(Adds detail, analyst comment)
* Sept exports +0.9 pct y/y vs +2.6 pct forecast
* Sept exports -8.8 pct m/m s/adj vs -4.0 pct forecast
* EU exports contract, U.S. shipments slow
SINGAPORE, Oct 17 Singapore's exports in
September rose less than expected as sales to Europe contracted
and shipments to the United States slowed, adding to concerns
that a sluggish global economy may bite into the city-state's
Non-oil domestic exports (NODX) grew 0.9 percent in
September from a year earlier, trade agency International
Enterprise Singapore said in a statement on Friday. That
compared with a 2.6 percent growth forecast in a Reuters poll,
and a 6.0 percent increase in August.
On a month-on-month seasonally adjusted basis, NODX dropped
8.8 percent, much weaker than the 4.0 percent decline forecast
in the poll.
Exports to the European Union declined 3.6 percent in
September, compared with a 7.0 percent rise the previous month.
"That's going to continue because we know that the situation
over in Europe, in terms of economic growth, has no upside at
all in sight," said Francis Tan, an economist for United
Overseas Bank, referring to exports to European Union.
Growth in NODX to the United States slowed with a 1.1
percent rise in September from a year earlier, compared to 5.1
percent growth in August.
The U.S. economy showed some signs of losing momentum with a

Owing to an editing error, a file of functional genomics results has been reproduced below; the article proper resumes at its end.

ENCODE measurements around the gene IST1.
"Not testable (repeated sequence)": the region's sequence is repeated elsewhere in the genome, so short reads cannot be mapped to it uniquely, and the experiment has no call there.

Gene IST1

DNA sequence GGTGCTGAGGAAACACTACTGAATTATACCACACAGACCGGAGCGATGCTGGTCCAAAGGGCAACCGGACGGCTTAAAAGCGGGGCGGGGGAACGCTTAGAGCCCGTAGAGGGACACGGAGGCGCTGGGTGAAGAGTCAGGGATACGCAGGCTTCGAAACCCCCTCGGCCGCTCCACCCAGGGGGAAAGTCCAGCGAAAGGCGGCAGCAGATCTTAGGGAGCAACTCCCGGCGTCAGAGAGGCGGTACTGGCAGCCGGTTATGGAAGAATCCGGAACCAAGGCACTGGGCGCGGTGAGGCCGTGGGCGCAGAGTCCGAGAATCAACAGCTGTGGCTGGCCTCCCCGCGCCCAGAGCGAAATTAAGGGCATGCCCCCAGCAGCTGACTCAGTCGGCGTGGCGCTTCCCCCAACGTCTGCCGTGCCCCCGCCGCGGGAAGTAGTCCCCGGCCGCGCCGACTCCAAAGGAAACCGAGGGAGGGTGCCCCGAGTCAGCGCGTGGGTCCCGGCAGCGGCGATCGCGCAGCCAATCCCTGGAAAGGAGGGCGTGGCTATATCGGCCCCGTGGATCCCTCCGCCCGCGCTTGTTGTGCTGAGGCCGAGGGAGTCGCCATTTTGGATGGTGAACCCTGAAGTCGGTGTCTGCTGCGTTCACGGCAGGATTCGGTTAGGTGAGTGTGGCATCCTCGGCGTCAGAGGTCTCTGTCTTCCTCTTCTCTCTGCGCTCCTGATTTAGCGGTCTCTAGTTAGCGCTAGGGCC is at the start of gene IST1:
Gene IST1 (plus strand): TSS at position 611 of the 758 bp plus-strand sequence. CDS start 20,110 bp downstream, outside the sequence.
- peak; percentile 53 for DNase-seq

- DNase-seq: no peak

decline in retail sales and producer prices down. That came amid
fears of a possible recession in Europe and a slowdown in China.
Electronics exports in September decreased 4.0 percent from
a year earlier after easing 6.9 percent in the previous month.
The sector is a key driver of Singapore's exports, but it
has been lagging regional competitors such as South Korea and
Taiwan because of stiff competition and a lack of popular
high-tech products including smartphones.
NODX of pharmaceuticals rose 8.1 percent from a year ago,
while petrochemicals shipments gained 16.5 percent.
The city-state's economy grew 1.2 percent in the third
quarter from the previous three months on an annualised and
seasonally adjusted basis, below a market forecast of 1.8
The central bank stuck to its tighter monetary policy as
expected on Tuesday, while it lowered its forecasts for headline
and core inflation this year.
(Reporting by Jongwoo Cheon and Aradhana Aravindan; Editing by